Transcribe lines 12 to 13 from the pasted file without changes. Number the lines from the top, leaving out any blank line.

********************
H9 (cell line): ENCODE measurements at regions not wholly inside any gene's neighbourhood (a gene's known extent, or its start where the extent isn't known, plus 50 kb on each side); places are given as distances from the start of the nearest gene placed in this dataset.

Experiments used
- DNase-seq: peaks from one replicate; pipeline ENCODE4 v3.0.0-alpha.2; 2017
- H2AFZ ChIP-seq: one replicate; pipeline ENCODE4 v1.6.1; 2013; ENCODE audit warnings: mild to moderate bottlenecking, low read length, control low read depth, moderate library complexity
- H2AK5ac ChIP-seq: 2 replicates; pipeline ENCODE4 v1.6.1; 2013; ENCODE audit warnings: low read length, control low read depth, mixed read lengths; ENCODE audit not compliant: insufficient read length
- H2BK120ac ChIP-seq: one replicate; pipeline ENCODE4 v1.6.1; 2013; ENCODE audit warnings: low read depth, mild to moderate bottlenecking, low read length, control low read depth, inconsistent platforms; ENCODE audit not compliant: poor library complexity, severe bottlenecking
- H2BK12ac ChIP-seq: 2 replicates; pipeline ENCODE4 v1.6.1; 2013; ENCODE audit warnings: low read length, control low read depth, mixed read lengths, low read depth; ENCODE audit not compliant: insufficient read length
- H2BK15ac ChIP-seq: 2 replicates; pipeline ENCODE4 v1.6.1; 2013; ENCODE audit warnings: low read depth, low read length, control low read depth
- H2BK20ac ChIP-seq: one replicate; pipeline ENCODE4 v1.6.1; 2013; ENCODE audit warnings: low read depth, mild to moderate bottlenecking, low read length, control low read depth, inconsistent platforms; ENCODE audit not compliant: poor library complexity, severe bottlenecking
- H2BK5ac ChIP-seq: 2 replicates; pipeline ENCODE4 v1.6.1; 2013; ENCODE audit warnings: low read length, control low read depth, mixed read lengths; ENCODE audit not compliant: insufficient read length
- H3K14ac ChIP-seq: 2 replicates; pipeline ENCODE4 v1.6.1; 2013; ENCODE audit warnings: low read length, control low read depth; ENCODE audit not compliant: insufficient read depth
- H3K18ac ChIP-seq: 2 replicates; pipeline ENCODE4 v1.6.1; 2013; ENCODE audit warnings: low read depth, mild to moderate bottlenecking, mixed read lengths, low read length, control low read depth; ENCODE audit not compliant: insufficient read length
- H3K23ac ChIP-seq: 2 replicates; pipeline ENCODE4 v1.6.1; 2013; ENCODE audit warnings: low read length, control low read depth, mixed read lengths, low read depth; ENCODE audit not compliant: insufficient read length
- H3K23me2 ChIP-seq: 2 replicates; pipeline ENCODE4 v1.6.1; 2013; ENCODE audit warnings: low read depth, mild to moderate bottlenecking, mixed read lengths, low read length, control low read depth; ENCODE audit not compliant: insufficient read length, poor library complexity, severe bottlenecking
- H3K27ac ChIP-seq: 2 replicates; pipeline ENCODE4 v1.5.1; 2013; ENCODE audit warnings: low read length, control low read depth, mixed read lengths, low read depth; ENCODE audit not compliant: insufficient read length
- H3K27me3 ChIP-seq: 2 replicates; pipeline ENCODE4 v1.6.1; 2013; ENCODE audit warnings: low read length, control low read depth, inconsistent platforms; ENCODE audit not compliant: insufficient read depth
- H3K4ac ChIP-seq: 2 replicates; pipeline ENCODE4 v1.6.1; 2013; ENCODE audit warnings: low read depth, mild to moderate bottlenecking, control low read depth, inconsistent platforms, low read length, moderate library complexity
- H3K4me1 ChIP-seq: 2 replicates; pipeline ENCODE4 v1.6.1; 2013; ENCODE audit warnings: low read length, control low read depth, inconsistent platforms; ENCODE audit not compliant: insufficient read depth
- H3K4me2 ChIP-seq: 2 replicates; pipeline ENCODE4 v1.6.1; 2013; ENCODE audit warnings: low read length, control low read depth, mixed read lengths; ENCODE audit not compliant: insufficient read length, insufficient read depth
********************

- H3K18ac ChIP-seq: 2 replicates; pipeline ENCODE4 v1.6.1; 2013; ENCODE audit warnings: low read depth, mild to moderate bottlenecking, mixed read lengths, low read length, control low read depth; ENCODE audit not compliant: insufficient read length
- H3K23ac ChIP-seq: 2 replicates; pipeline ENCODE4 v1.6.1; 2013; ENCODE audit warnings: low read length, control low read depth, mixed read lengths, low read depth; ENCODE audit not compliant: insufficient read length